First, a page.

Metamorphic grade, palaeothermal history and the influence of tectonic strain on clay minerals and organic matter transformation were studied in the eastern part of the Teplá-Barrandian unit in the Czech Republic. The metamorphic grade of pelitic sediments ranges from the lower anchizone (IC ∼0.30–0.36Δ°2) to the lowermost epizone (IC ∼0.24–0.26Δ°2). Increase in metamorphic grade is paralleled by the development of anastomosing cleavage and lenticular quartz grains in the anchizone which give way to slaty cleavage and dynamically recrystallized ribbon quartz grains in the lower epizone. White mica in highly strained rocks generally has greater IC values whereas chlorite displays reduced values in deformed and cleaved samples. The organic matter dispersed in the sediments represents a complex assemblage of highly matured particles of uncertain origin, pyrobitumen and 'transitional matter'. The reflectance of organic fragments generally varies from 3.1% to 7.7% of Rmax which suggests anthracite to meta-anthracite rank progrades to semigraphite in higher-grade samples, although the overall link between Rmax and IC values is weak, if present at all. Newly formed shear-induced graphite appears abruptly near the anchizone-epizone boundary and correlates with the onset of plastic deformation and dynamic recrystallization of quartz grains in the host sediments.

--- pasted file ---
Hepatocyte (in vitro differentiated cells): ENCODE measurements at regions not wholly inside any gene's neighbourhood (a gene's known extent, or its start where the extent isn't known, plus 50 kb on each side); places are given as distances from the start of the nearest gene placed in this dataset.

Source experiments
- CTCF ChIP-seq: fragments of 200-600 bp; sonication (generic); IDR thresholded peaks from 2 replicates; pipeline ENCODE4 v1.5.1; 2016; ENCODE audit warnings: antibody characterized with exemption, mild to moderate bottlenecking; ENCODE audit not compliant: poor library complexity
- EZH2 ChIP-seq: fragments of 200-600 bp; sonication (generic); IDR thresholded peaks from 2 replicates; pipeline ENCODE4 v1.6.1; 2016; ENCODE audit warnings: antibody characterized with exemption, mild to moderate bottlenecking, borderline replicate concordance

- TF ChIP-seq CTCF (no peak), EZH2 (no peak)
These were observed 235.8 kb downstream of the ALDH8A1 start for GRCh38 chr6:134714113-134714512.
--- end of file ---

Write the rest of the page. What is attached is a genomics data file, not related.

Maximum metamorphic temperatures within the Neoproterozoic sequence in the range of 250–350°C were attained during the Cadomian (Pan-African) orogeny at 540–550 Ma. Apatite fission-track analysis reveals a subsequent decrease in rock temperature over the period 340–350 Ma that persisted throughout the late Palaeozoic. The most recent episode of accelerated cooling occurred between 20 and 40 Ma, corresponding with the regional uplift of the Bohemian Massif due to the Alpine orogeny.
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